The Guernsey cow

The Guernsey cow

The Guernsey is a breed of cattle which is commonly used in dairy farming. For centuries the Guernsey cow has been a pure breed. It is to be believed that the Guernsey cow was developed from two breeds which were brought over from France. It wasn’t until 1700 that the Guernsey was first recorded as a separate breed.

Properties of the Guernsey cow:

  • Gentle and adaptable character
  • Fawn and white skin
  • Small, light-coloured horns with darker points
  • The bull weighs on average 1700 pounds, the cow 1100 pounds
  • Unique digestion: the Guernsey cow does not digest or break down the carotene taken from the grass. The carotene is converted into beta-carotene (pro-vitamine A) by the cow. The beta-carotene passes into the milk and creates the wonderful golden colour. Click here to read more about this subject.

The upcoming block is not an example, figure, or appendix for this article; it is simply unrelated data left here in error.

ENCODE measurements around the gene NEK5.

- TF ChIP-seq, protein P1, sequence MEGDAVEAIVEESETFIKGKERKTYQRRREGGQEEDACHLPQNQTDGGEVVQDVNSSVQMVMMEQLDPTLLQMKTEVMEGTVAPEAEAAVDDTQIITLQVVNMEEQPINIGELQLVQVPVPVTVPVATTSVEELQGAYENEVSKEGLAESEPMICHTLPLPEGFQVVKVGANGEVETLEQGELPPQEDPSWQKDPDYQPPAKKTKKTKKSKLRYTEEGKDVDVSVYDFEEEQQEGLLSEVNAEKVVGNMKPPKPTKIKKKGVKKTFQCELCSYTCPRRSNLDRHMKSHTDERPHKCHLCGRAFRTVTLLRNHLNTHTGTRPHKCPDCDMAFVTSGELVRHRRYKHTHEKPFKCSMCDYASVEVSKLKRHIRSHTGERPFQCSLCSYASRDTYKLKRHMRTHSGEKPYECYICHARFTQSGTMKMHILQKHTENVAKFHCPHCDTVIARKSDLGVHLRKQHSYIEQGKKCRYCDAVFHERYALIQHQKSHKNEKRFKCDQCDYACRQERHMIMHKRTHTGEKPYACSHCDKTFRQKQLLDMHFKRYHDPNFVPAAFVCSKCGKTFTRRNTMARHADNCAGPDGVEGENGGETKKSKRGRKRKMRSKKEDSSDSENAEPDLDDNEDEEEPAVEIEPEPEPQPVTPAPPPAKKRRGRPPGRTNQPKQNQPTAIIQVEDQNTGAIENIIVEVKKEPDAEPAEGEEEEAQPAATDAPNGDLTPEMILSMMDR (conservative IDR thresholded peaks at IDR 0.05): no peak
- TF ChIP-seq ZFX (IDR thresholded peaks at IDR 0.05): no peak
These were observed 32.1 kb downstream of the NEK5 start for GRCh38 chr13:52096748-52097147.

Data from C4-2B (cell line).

• 95% of the Guernseys produce the beta casein A2 variant of milk (see fact-sheet A2 milk)

Small-scale agriculture

The channel island of Guernsey is a striking example of small-scale agriculture. On the island you will find about 1400 cows. The milk for the Guernsey butter is supplied by fifteen farmers who each has 93 cows on average. Read more about Guernsey agriculture.

The island of Guernsey

Guernsey is part of the island group called the Channel Islands and can be found at the same latitude as the French Normandy in the bay of St Malo. Guernsey is bathed by the Gulf Stream and has warm summers and mild winters, which allow the Guernsey cow to graze on the juicy grass almost the whole year round. Read more about the island.